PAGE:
Employers are responsible for withholding 5% of each employee’s salary and paying such amount on their behalf to the local social insurance fund. This fund is used for 1) old age benefits, 2) benefits for those who are permanently disabled through work-related accidents or sickness, and 3) burial expenses related to the first two categories.

    At present, the Vietnamese government provides no unemployment benefits.

    Employment Contracts

    Labor contracts must be entered into in accordance with the standard form issued by the Ministry of Labor, War Invalids and Social Affairs. Contracts can take one of three forms: indefinite term, definite term and contracts for specific or seasonal jobs. They should give a job description, specify the work place, wage/salary, duration of contract and probation period and address matters such as social insurance and labor protection.

    Enterprises may not hire workers under 15 years old; they may hire workers younger than 18 years of age but as junior workers and in certain occupations only. Persons under 15 years of age may only be hired to work in a number of trades permitted by the Ministry of Labor, War Invalids and Social Affairs. When hiring a worker younger than 15 years of age, an enterprise must obtain the permission of the parents and in the case of workers younger than 18 years of age, follow a slightly reduced schedule of work hours.

    The general manager of any foreign invested enterprise must also sign a collective labor agreement with the workers no later than six months after commencement of operations. Along with other issues agreed to between management and the workers, this collective agreement must include items such as the salary for each type of occupation, working conditions, labor protection, collective welfare and social insurance. The agreement is valid for a minimum of one year and a maximum of three years.

    By law, workers’ contracts may be terminated in cases of failure to carry out their tasks, breach of discipline (for example, absence from work for five days a month or 20 days a year without valid reasons) or other misconduct, or serious injury or illness. Companies may also dismiss employees because of financial problems at the company or the addition of technology that makes workers’ jobs obsolete.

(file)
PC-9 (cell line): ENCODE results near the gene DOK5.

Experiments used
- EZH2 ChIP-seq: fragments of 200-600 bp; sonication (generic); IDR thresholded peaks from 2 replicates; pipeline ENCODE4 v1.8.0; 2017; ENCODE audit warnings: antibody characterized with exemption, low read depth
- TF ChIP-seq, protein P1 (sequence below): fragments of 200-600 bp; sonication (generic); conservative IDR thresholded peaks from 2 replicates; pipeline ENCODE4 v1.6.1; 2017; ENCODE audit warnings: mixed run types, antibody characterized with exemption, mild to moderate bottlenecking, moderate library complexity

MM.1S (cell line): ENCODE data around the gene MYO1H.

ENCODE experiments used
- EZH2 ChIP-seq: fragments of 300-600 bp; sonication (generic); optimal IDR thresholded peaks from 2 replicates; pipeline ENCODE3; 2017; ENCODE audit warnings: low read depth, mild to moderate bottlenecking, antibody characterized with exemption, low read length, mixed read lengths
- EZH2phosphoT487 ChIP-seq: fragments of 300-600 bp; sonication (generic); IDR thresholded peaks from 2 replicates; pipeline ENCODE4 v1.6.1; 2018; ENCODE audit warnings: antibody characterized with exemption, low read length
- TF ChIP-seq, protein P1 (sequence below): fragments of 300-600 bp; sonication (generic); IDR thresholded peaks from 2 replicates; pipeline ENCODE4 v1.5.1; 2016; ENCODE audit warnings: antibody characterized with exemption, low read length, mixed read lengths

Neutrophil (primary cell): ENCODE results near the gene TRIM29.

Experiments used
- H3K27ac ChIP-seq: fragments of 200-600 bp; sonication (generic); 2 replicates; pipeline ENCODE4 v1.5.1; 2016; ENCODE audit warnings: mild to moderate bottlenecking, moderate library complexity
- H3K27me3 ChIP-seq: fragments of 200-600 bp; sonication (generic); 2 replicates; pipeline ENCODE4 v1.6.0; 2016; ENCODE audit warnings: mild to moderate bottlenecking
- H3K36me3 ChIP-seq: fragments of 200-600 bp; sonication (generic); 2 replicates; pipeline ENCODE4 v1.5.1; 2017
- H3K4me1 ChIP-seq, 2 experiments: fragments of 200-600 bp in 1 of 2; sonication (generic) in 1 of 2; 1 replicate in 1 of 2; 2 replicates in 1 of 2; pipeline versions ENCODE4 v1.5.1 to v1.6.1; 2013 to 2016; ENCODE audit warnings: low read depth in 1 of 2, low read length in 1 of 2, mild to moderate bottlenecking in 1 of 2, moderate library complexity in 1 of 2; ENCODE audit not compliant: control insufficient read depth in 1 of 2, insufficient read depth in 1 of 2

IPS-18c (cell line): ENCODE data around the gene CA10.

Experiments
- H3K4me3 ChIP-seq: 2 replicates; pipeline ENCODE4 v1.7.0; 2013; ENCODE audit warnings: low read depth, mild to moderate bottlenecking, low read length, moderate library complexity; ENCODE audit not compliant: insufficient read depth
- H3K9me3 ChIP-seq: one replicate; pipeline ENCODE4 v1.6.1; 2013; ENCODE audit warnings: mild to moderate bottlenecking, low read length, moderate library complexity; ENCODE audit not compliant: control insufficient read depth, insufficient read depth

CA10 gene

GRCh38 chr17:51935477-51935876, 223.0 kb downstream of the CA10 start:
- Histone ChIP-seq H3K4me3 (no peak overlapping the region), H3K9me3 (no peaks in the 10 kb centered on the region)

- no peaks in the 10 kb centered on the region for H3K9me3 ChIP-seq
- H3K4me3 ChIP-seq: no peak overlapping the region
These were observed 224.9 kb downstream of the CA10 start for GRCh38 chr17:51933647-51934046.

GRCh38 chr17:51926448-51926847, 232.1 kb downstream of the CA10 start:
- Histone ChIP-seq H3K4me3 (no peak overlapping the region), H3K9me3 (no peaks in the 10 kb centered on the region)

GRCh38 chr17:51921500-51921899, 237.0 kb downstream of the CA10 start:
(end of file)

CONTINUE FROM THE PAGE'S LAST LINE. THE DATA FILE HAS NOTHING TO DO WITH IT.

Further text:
The length of notice for termination is specified in the individual labor contract. The minimum length is 30 days for definite labor contracts, 45 days for indefinite labor contracts and 3 days for project-based or seasonal contracts. A dismissed worker may appeal to the local labor agency for reinstatement. A retrenchment allowance must be paid.

    Trade Unions and Labor Disputes

    Labor laws give workers the right to establish and join trade unions as well as the right to strike. However, strikes are set forth as being a last resort after negotiations to settle grievances through established councils of arbitration have failed, although in practice this appears unlikely to be fruitful.

    When labor disputes arise, the two parties should first arbitrate either through a conciliation council composed of equal numbers of representatives from both sides and presided over by the Minister of Labor, War Invalids and Social Affairs, or through a council appointed and presided over by the same Minister. If the arbitration fails to reach settlement or the arbitration award is regarded as unsatisfactory, the employee has the right to sue in front of the court for settlement or to go on strike. Strikes are considered to be legal when:

    • they result from a collective labor dispute and are within the scope of labor;
    • they are carried out by the enterprise’s employees and within the enterprise;
    • the collective of employees does not accept the decision of the provincial labor arbitration or lodges an appeal to the court;
    • they comply with the strike procedures stipulated by the Ministry of Labor, War Invalids and Social affairs;
    • they are not included in the list of businesses for which employees are not allowed to go on strike as stipulated by the government; and
    • they do not violate a decision by the Prime Minister on the postponement of the strike.

    The law also prescribes clearly the formalities for preparation of strikes, as well as the activities which are forbidden before, during and after the strike.

    Strikes have been mainly because of low wages and delayed payment of wages and bonuses, more shifts and/or longer shifts illegally imposed by employers, harsh treatment of workers by employers or foreign technicians/foremen, and failure to provide social and health insurance for workers. However, some strikes have been considered illegal.